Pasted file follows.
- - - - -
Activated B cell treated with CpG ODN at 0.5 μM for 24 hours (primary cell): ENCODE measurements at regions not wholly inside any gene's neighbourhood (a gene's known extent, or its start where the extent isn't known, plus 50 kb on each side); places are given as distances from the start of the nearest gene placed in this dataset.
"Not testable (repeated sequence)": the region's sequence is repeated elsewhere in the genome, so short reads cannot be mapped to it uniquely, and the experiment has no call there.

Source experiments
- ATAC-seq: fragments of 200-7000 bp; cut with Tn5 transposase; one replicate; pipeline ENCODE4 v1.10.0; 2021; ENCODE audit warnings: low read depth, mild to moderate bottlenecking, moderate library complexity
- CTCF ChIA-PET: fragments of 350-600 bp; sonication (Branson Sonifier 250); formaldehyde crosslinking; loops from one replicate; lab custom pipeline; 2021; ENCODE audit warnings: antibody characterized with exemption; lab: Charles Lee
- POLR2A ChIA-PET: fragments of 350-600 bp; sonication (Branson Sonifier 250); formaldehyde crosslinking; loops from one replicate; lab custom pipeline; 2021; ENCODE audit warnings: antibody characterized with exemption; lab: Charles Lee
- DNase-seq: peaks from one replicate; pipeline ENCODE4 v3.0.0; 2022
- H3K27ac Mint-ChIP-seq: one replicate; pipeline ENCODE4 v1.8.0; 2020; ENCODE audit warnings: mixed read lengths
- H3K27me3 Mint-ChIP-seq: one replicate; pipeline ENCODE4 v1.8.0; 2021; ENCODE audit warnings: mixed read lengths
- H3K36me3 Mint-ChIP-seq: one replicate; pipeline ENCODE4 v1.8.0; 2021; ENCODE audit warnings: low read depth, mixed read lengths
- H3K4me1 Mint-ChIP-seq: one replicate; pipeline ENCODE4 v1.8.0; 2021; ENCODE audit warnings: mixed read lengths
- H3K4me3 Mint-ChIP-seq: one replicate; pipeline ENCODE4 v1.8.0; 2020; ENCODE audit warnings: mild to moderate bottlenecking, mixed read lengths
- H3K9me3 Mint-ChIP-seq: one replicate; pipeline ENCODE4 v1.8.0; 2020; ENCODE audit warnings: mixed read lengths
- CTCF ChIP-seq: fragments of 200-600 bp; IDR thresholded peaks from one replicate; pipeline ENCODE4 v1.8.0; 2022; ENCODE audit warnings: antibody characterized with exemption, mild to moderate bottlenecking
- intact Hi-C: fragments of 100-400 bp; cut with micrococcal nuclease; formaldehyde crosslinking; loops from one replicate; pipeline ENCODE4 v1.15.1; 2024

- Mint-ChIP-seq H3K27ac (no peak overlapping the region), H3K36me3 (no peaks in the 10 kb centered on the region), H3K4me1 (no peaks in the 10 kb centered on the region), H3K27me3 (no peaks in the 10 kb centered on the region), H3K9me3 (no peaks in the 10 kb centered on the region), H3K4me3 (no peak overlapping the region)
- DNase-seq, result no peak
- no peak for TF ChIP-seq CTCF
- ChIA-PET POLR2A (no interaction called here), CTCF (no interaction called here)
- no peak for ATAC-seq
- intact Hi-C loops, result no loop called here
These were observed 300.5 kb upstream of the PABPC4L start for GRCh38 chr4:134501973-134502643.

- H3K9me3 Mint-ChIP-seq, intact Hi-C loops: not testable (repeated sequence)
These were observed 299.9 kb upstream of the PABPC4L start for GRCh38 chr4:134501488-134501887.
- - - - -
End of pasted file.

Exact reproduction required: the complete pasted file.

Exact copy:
Activated B cell treated with CpG ODN at 0.5 μM for 24 hours (primary cell): ENCODE measurements at regions not wholly inside any gene's neighbourhood (a gene's known extent, or its start where the extent isn't known, plus 50 kb on each side); places are given as distances from the start of the nearest gene placed in this dataset.
"Not testable (repeated sequence)": the region's sequence is repeated elsewhere in the genome, so short reads cannot be mapped to it uniquely, and the experiment has no call there.

Source experiments
- ATAC-seq: fragments of 200-7000 bp; cut with Tn5 transposase; one replicate; pipeline ENCODE4 v1.10.0; 2021; ENCODE audit warnings: low read depth, mild to moderate bottlenecking, moderate library complexity
- CTCF ChIA-PET: fragments of 350-600 bp; sonication (Branson Sonifier 250); formaldehyde crosslinking; loops from one replicate; lab custom pipeline; 2021; ENCODE audit warnings: antibody characterized with exemption; lab: Charles Lee
- POLR2A ChIA-PET: fragments of 350-600 bp; sonication (Branson Sonifier 250); formaldehyde crosslinking; loops from one replicate; lab custom pipeline; 2021; ENCODE audit warnings: antibody characterized with exemption; lab: Charles Lee
- DNase-seq: peaks from one replicate; pipeline ENCODE4 v3.0.0; 2022
- H3K27ac Mint-ChIP-seq: one replicate; pipeline ENCODE4 v1.8.0; 2020; ENCODE audit warnings: mixed read lengths
- H3K27me3 Mint-ChIP-seq: one replicate; pipeline ENCODE4 v1.8.0; 2021; ENCODE audit warnings: mixed read lengths
- H3K36me3 Mint-ChIP-seq: one replicate; pipeline ENCODE4 v1.8.0; 2021; ENCODE audit warnings: low read depth, mixed read lengths
- H3K4me1 Mint-ChIP-seq: one replicate; pipeline ENCODE4 v1.8.0; 2021; ENCODE audit warnings: mixed read lengths
- H3K4me3 Mint-ChIP-seq: one replicate; pipeline ENCODE4 v1.8.0; 2020; ENCODE audit warnings: mild to moderate bottlenecking, mixed read lengths
- H3K9me3 Mint-ChIP-seq: one replicate; pipeline ENCODE4 v1.8.0; 2020; ENCODE audit warnings: mixed read lengths
- CTCF ChIP-seq: fragments of 200-600 bp; IDR thresholded peaks from one replicate; pipeline ENCODE4 v1.8.0; 2022; ENCODE audit warnings: antibody characterized with exemption, mild to moderate bottlenecking
- intact Hi-C: fragments of 100-400 bp; cut with micrococcal nuclease; formaldehyde crosslinking; loops from one replicate; pipeline ENCODE4 v1.15.1; 2024

- Mint-ChIP-seq H3K27ac (no peak overlapping the region), H3K36me3 (no peaks in the 10 kb centered on the region), H3K4me1 (no peaks in the 10 kb centered on the region), H3K27me3 (no peaks in the 10 kb centered on the region), H3K9me3 (no peaks in the 10 kb centered on the region), H3K4me3 (no peak overlapping the region)
- DNase-seq, result no peak
- no peak for TF ChIP-seq CTCF
- ChIA-PET POLR2A (no interaction called here), CTCF (no interaction called here)
- no peak for ATAC-seq
- intact Hi-C loops, result no loop called here
These were observed 300.5 kb upstream of the PABPC4L start for GRCh38 chr4:134501973-134502643.

- H3K9me3 Mint-ChIP-seq, intact Hi-C loops: not testable (repeated sequence)
These were observed 299.9 kb upstream of the PABPC4L start for GRCh38 chr4:134501488-134501887.